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I did not understand the term Panster the first time I heard it. Once it was defined for me, I realized it was me—a writer who writes from the seat of his/her pants.
One of my favorite Pansters is best-selling author of the Outlander series, Diana Gabaldon. She starts with a kernel—a story idea, mental flash of imagery, or auditory hallucination of character voices (that I find often strike at the most inconvenient time, like in the shower or on the elliptical)—and writes out from it, whether forward or back, using the characters/setting and conflict to develop the story without any pre-written skeleton on which to hang the prose. Other writers call it allowing the story to "write itself". And some call it planning to fail. Those writers shudder at the thought of writing a story without an outline. To them it's the equivalent of a contractor building a house without blueprints—recipe for disaster. Until today, I disagreed with them.
I did not use an outline for my first novel—(or second or third, but who's counting?)—but today was the first day I questioned my Panster methodology.
My current WIP is 95% done. And I can't seem to figure out how to finish the final 5%. I was beginning to wonder if I shouldn't toss in the towel as a writer and sign up for a business course when I read Tawna Fenske's blog post. Inspired, I grabbed my laptop with the intention of printing off the manuscript and reading it from beginning to end to discover where I went awry, and it hit me.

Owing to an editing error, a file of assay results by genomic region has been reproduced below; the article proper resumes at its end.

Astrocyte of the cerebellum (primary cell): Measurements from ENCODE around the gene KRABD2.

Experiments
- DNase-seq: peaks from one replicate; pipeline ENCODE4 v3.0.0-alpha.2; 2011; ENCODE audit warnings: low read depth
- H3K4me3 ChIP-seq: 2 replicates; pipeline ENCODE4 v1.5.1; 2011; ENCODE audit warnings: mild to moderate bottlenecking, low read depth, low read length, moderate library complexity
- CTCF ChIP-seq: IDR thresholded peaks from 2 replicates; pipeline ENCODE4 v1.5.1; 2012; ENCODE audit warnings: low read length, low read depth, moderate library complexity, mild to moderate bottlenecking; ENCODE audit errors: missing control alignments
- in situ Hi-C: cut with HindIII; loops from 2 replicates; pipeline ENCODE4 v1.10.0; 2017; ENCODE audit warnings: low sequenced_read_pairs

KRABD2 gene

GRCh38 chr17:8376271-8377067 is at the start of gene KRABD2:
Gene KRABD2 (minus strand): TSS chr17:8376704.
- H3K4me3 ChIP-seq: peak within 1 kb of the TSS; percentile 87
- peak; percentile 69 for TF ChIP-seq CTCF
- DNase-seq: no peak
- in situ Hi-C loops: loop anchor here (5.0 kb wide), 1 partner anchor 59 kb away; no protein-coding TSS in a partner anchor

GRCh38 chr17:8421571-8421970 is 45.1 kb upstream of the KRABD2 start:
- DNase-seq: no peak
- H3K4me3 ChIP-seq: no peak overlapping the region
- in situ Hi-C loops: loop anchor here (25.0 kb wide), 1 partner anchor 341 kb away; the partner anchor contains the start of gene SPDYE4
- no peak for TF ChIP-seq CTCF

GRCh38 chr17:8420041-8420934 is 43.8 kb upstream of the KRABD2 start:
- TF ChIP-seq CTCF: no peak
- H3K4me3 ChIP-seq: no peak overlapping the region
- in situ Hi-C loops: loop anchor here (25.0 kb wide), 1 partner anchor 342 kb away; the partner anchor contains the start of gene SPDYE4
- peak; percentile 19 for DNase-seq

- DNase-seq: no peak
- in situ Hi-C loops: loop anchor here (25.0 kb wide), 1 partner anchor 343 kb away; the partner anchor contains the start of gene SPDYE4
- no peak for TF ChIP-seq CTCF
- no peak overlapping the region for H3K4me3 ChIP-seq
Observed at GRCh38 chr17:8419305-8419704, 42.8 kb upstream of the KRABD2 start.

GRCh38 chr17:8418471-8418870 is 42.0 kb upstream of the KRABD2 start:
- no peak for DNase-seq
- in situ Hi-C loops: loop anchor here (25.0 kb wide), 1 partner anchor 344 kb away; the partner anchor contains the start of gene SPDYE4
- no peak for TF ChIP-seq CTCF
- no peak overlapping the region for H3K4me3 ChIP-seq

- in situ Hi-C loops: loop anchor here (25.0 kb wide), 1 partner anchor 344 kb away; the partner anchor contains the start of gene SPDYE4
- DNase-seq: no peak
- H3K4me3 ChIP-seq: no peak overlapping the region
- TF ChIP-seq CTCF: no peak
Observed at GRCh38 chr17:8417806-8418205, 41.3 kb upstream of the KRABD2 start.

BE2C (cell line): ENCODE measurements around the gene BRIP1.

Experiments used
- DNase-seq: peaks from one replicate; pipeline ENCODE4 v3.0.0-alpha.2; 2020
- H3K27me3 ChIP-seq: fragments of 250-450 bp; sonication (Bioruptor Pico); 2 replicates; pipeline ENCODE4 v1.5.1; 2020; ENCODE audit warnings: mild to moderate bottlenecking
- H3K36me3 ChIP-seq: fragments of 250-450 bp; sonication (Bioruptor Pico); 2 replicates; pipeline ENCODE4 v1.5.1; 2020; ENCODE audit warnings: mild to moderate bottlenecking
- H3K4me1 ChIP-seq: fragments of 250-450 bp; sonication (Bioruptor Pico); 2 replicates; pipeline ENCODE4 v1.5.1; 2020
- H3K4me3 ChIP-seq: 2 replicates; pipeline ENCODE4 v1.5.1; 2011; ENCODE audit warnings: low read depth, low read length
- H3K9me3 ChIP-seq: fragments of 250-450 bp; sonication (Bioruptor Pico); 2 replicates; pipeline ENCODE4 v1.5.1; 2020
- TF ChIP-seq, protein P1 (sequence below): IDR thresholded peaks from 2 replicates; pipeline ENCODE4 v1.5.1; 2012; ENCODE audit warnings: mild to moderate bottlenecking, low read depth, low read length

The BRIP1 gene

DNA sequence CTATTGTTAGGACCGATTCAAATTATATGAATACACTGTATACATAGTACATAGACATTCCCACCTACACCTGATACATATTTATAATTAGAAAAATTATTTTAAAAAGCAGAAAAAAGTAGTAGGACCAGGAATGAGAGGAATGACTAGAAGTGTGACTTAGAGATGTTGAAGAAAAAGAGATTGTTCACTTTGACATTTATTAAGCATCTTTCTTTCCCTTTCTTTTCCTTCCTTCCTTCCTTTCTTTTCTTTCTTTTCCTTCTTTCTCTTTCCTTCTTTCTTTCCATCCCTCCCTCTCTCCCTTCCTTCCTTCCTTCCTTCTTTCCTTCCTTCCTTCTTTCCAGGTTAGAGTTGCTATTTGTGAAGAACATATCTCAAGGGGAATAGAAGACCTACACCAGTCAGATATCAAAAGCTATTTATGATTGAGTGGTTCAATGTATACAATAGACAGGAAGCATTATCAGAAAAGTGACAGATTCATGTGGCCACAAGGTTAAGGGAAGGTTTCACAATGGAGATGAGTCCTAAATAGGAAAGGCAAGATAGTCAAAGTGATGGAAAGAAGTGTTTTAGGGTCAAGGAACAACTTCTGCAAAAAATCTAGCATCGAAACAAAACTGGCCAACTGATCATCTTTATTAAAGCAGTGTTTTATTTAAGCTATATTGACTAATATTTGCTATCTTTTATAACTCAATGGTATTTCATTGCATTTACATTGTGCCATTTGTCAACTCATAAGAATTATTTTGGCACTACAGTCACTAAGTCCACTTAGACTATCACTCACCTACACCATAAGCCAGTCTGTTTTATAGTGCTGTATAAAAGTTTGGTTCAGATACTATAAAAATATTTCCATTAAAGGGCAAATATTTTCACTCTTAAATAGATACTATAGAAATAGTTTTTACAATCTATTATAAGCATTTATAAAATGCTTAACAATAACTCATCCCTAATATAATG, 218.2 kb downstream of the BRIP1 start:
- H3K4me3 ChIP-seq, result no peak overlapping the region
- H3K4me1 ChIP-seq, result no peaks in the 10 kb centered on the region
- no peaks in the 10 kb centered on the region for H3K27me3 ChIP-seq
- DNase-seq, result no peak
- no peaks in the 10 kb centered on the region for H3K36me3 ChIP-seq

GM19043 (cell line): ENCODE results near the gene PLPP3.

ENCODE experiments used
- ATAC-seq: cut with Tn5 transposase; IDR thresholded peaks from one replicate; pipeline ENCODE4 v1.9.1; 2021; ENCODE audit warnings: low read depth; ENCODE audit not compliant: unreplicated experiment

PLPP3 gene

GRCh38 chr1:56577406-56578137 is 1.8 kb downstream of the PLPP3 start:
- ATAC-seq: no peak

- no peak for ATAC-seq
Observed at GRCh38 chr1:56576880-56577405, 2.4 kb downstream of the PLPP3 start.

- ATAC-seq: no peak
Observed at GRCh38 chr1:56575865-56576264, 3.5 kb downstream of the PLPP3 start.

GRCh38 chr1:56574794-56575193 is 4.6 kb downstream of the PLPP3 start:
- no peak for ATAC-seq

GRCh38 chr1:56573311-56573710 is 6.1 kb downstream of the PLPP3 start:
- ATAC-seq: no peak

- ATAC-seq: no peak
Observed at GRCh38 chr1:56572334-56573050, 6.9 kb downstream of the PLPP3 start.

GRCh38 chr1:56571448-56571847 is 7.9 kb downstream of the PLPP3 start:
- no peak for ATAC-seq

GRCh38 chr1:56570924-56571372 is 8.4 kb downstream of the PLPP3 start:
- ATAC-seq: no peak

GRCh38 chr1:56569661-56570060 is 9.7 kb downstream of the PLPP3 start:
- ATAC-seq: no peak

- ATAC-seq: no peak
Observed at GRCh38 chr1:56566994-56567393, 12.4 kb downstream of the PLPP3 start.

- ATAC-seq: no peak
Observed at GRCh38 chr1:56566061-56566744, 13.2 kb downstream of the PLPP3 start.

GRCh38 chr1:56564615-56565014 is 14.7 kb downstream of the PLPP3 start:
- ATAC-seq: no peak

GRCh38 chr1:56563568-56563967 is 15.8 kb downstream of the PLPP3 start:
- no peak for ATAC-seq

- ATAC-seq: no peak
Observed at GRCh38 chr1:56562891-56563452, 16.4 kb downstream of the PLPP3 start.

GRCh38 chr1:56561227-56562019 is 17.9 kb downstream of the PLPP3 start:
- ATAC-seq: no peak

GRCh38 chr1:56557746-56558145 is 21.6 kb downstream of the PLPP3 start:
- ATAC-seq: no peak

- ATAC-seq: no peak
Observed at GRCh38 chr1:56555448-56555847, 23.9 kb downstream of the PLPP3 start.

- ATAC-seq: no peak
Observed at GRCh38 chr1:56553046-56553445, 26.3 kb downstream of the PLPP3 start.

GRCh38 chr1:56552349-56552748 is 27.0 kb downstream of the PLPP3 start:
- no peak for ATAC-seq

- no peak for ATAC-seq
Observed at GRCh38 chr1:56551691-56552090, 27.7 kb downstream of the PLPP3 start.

I had an outline.
I went hunting, and I found it. Written in July 2010. Shortly thereafter, my life went off the rails--injury forced me to stop writing for…too long--and by the time I picked up the threads of this story again last fall, I forgot about the outline. I really wish I hadn't.
Just as my life went off track in 2011, so did my story. Names, goals, motivation, conflict and events…everything was cock-eyed, skewed from my original vision. And that is the problem.
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Without a blueprint and measuring tape, a carpenter cannot saw correct lengths and accurate angles; his construction will be shoddy no matter how even the cuts. Things just won't fit together properly. A writer is a carpenter. And the right tools are not only helpful, they're critical. Fortunately, I do not need to call Mike Holmes. I have all I need to fix my WIP.
Desire. Persistence. And now my outline.
I can go back, tear out the weak and misaligned construction, and reframe properly using my blueprint. I may end up having to do a complete Reno, but that's okay. All that matters is I make it right.
The important thing is this: to be able at any moment to sacrifice what we are for what we could become. ~Charles Du Bos